Most collectors can immediately recite the words that accompany a Star Wars collectible's copyright date: "Star Wars Corporation" and "Twentieth Century Fox" for those items produced between 1976 and '78, and "Lucasfilm Ltd." for those produced since 1980. Ask them what appeared on the copyright line for 1979, and you may find a few astute collectors who can provide an accurate response: "Twentieth Century Fox", "Lucasfilm Ltd.", and "Black Falcon Ltd."
Don't remember Black Falcon Ltd.? Unless there's an old set of Star Wars bed sheets, a Random House children's book, a read-along cassette, or a few other items dating from 1979 in your collection, you wouldn't.
"Black Falcon was a subsidiary of Lucasfilm that was formed to handle the merchandising for Star Wars," explains President of Lucas Licensing Howard Roffman, who in 1980 acted as legal counsel for Lucasfilm. "By the time I started in June 1980, it was being phased out."
Lucasfilm records show that Black Falcon Ltd. was incorporated in February 1978 to handle the company's licensing endeavors. According to Roffman, this was a popular trend at the time. "Back in those days there was a tendency to put different businesses into different corporate entities. Why, I don't really know." Even though Black Falcon was incorporated in early 1978, few items would bear the name until 1979.
The handful of 1979 Star Wars products exhibiting the words "Black Falcon Ltd." on the copyright line include a series of children's books by Random House, a selection of textiles such as curtains and bed sheets from the Bibb Company, a Buena Vista Star Wars read-along record and cassette, the newspaper comic strips, and a few promotional photographs. Also, a singular issue of the Official Star Wars Fan Club's newsletter, Bantha Tracks, discreetly attributed Black Falcon as the copyright holder in the fine print of its fifth issue. By number six (Autumn, 1979), the Lucasfilm name had replaced it.
So why was the Black Falcon name so short-lived? By most accounts, the Lucasfilm subsidiary was launched in 1978 to handle all new licensees hitching themselves to the Star Wars bandwagon that year. It was necessary to create a new licensing branch since merchandising and other rights were reverting to Lucasfilm from Fox at that time. This arrangement was precipitated by the fact that The Empire Strikes Back would be financed and fully owned by Lucasfilm, prompting Fox to concede any future merchandising interests it had in Star Wars for the right to distribute the blockbuster sequel.
By late 1979 (December 1, according to Lucasfilm records), the Black Falcon entity was merged under the more recognizable Lucasfilm Ltd. name, becoming no more than a mere footnote in the company's decades-long history.
Vague reminders of Black Falcon Ltd. can still be found within the walls of Lucasfilm -- a serial number attached to an older piece of furniture still bears the Black Falcon name, as do several memo letterheads stored in the library archives. The original engraver's block used to print the letterheads actually survives as a desk ornament in Roffman's Presidio office.
An example of this letterhead was actually reproduced in Steve Sansweet's Star Wars Scrapbook a few years ago, introducing many fans to the Black Falcon name for the first time. As a result, the letterhead graphic has become the most memorable attribute of the subsidiary's short-lived tenure at Lucasfilm.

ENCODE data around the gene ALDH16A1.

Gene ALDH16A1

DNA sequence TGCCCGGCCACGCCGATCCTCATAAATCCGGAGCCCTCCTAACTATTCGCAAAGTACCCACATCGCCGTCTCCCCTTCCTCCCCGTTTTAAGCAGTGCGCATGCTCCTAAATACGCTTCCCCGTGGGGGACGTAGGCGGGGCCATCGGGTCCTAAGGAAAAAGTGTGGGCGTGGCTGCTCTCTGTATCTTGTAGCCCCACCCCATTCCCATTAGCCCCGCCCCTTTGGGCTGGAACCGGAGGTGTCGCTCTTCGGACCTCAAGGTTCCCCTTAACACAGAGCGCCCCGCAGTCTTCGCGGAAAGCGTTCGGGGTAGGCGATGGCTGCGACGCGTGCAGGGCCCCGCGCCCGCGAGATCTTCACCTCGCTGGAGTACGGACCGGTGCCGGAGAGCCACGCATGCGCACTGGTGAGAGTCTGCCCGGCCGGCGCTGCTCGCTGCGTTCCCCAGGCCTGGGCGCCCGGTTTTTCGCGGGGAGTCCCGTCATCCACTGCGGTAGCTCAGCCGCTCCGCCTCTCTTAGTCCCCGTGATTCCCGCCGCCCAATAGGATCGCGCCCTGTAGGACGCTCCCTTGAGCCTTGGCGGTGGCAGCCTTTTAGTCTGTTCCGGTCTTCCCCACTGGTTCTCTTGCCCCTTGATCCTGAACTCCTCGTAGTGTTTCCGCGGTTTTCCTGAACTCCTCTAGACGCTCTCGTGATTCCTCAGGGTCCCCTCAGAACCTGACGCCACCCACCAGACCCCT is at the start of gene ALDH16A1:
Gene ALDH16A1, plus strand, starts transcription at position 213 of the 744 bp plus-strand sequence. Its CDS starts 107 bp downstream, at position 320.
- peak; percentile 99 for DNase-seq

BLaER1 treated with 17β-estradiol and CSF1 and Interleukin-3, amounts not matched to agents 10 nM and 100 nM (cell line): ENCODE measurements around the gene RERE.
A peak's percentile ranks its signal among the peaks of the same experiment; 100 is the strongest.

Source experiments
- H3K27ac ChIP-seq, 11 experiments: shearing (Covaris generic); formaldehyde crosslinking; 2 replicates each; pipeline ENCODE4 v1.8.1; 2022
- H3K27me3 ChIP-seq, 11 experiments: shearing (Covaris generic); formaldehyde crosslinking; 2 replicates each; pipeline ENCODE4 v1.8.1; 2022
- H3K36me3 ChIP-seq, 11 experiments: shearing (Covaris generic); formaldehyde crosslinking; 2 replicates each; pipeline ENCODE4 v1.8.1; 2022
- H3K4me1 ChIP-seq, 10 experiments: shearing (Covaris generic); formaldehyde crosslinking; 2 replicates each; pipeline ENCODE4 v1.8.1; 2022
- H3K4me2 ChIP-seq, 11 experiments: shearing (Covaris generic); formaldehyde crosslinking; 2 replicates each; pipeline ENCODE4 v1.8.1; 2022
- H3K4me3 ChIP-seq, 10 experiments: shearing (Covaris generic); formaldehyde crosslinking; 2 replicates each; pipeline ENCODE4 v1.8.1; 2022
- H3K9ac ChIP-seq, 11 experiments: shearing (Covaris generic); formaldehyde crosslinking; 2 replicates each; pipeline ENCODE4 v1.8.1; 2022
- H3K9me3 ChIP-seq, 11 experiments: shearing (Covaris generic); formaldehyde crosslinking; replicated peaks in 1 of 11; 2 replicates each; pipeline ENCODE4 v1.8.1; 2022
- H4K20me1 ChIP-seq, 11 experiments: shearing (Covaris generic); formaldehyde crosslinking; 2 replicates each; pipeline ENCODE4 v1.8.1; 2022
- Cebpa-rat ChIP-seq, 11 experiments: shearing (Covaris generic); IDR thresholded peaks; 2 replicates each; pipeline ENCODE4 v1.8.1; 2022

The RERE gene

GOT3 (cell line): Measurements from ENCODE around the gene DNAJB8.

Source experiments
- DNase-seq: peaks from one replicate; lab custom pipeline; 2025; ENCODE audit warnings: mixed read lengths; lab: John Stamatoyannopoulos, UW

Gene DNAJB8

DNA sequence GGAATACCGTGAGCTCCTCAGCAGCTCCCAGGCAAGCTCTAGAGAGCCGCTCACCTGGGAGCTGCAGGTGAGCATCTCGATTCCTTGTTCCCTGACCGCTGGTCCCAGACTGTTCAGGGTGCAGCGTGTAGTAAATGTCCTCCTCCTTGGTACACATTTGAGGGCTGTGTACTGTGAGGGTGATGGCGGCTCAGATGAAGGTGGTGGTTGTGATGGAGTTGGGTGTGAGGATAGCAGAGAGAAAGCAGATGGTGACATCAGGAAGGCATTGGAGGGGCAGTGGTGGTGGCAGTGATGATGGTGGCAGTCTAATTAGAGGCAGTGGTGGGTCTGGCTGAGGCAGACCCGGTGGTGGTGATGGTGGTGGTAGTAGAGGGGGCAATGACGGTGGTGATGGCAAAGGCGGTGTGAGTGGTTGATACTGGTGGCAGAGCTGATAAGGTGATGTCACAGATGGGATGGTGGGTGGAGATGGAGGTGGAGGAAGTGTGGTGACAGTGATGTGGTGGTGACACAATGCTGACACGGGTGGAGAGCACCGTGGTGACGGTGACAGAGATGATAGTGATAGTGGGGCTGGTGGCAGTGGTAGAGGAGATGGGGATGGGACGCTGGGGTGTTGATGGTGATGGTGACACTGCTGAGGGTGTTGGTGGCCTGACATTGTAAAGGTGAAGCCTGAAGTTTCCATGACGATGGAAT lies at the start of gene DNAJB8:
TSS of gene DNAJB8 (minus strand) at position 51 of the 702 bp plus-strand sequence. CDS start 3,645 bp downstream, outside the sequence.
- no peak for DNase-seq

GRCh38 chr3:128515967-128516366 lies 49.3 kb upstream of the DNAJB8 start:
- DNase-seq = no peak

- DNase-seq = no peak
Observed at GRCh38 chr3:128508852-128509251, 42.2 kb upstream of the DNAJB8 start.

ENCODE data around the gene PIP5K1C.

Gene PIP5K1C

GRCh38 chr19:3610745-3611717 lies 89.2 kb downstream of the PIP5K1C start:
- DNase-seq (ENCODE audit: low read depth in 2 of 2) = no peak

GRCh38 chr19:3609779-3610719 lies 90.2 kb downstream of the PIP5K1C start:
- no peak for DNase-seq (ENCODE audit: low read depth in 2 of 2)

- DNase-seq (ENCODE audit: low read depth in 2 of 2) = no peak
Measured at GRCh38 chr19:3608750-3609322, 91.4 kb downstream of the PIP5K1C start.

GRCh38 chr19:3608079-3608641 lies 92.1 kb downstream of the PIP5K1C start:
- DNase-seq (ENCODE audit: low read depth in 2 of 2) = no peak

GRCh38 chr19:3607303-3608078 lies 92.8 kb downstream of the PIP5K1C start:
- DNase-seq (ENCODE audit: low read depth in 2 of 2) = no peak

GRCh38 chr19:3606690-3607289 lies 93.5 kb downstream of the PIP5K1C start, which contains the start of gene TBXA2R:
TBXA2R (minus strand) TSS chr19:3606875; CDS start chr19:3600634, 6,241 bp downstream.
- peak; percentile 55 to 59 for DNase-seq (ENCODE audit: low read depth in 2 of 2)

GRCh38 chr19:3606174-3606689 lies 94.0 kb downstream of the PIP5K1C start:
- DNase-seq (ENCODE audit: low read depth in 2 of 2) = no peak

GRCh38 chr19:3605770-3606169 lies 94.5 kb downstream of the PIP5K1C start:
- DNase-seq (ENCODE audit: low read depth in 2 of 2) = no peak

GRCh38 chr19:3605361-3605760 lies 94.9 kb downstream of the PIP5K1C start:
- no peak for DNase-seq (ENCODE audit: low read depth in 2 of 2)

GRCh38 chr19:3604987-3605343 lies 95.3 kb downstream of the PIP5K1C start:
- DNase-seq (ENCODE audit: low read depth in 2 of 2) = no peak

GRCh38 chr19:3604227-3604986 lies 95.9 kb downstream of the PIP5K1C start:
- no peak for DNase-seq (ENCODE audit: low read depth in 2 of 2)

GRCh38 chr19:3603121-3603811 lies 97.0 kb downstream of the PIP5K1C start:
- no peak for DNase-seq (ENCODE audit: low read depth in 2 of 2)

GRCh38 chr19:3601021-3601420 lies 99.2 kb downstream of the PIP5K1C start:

Suzy Rice, who designed the famous Star Wars logo that has opened each chapter of the saga since 1977, also created the striking Black Falcon logo. "I designed it so far as I was told by George what he wanted," explains Rice. "He said he wanted an 'art deco' bird image face-on to the viewer with wings outstretched."
While Rice designed the logo, another artist actually rendered it. "Kathie Broyles -- also a designer, at that time freelancing such that she was for hire for specific projects like that through to a finished inking -- rendered the logo, as to the last version I knew was accepted by George for the finish. I worked with her on the assignment, revising it along the way until it was what I thought George wanted."
The actual Black Falcon name, according to George Lucas, was inspired by a cinematic icon. "He said that the name of the company and the logo design were inspired in part by the Maltese Falcon," says Roffman, "and then corrupted into 'Black Falcon' because it just sounded cool."
As striking as the logo was, some people found it eerily similar to a rather notorious symbol. "He liked the final logo," continues Roffman, "but said that some people reacted negatively to it because it looked like something that came from the Third Reich ...so they decided not to continue using it."
Designer Rice remembers having the same reaction to the finished logo graphic. "I knew that 'Black Falcon' was a spin-off from the film iconography, but I also thought that to explore an art deco stylization was to periodize it to just about the frame of (design) history that was parallel with too much bad actual history, and I was uncomfortable with it. However, I, too, liked the resulting design, apart from the historical suggestions and I thought Kathie Broyles did an excellent job of developing and completing the rendering of the logo."
With its wings clipped, Black Falcon Ltd. was destined for obscurity among the fine print of a few copyright lines dating from 1979. As a result, the name became the subject of mystery and conjecture among collectors in the years since its demise. Like the cinematic bird that inspired it, the aura of Black Falcon Ltd., and the merchandising era it represents to Star Wars fans, will forever remain the stuff dreams are made of.